Dee DePass has been a Star Tribune business reporter since 1993, covering small business, financial institutions, manufacturing and, most recently, the economy. Originally from New York, Dee came to Minnesota after earning her master's in journalism at the University of Maryland and her undergraduate degree at Vassar College.

Tax day doesn't have to scare the jobless

Posted by: Dee DePass under Unemployment, Taxes Updated: April 2, 2012 - 1:57 PM

Combining the words "unemployment" and "tax day" in the same sentence may seem like an oxymoron, but it actually makes for smart tax planning and perhaps some relief, say officials from the employment pros at Challenger Gray Christmas.

If you've been laid off, there are tax breaks waiting in the wings if you know where to look. So America's 13.7 million jobseekers and Minnesota's 161,000 unemployed: listen up.

"It is critical that these individuals seek out any financial advantage they can achieve while between jobs,” said CEO John Challenger.  He admits that  it's "undoubtedly an overwhelming task" for most people to figure out eligibility for a particular deduction or credit.  But "for the unemployed it can be even more daunting, since their top priority is to find a job, not a tax credit."

But soldier on, you must. Luckily, there's help.

Across the Twin Cities, many public libraries host free tax clinics that are staffed with volunteers. (Hint. Call first to make an appointment). Separately, the IRS has said it's willing to work with the unemployed, Challenger said.

What's important to remember is that the unemployed may be able to write off expenses associated with continuing education classes taken to keep their skills fresh. And they may be able to deduct travel expenses associated with job interviews or maintaining a home office for doing freelance assignments, Challenger said.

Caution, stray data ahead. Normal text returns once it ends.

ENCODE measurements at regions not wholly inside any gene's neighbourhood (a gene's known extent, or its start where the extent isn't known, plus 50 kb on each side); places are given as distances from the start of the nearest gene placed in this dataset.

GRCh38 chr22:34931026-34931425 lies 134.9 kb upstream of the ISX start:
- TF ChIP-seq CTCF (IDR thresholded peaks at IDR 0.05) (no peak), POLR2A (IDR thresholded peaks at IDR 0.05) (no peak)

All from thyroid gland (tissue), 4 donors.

“The Internal Revenue Service recognizes the difficulties [of] those who have been unemployed.... and has announced measures to help those who cannot meet their financial obligations,”  Challenger said. In some cases, the IRS will consider settling a debt for less than the full amount. In other cases, the IRS is willing to wave late penalties (but not interest) for up to six months.

The IRS said it will hold three Saturday Open Houses at select IRS offices around the country this month. Taxpayers can find the location, telephone number and business hours of the nearest assistance center by visiting the Contact My Local Office page on IRS.gov.

Besides, individual meetings, the unemployed and job seeking tax payers can find miscellaneous deductions from Publication 529 on the IRS website.

Challenger also suggested that full- and part-time workers consider deducting eligible job-related expenses that exceed two percent of adjusted gross income.

These types of miscellaneous deductions may include unreimbursed employee expenses such as: dues paid to professional organizations; depreciation on a business computer or cell phone; licenses and regulatory fees; home office used exclusively in one’s work; subscriptions to professional and trade magazines; travel, transportation, entertainment and gift expenses related to one’s work; union dues and expenses; and work-related education.

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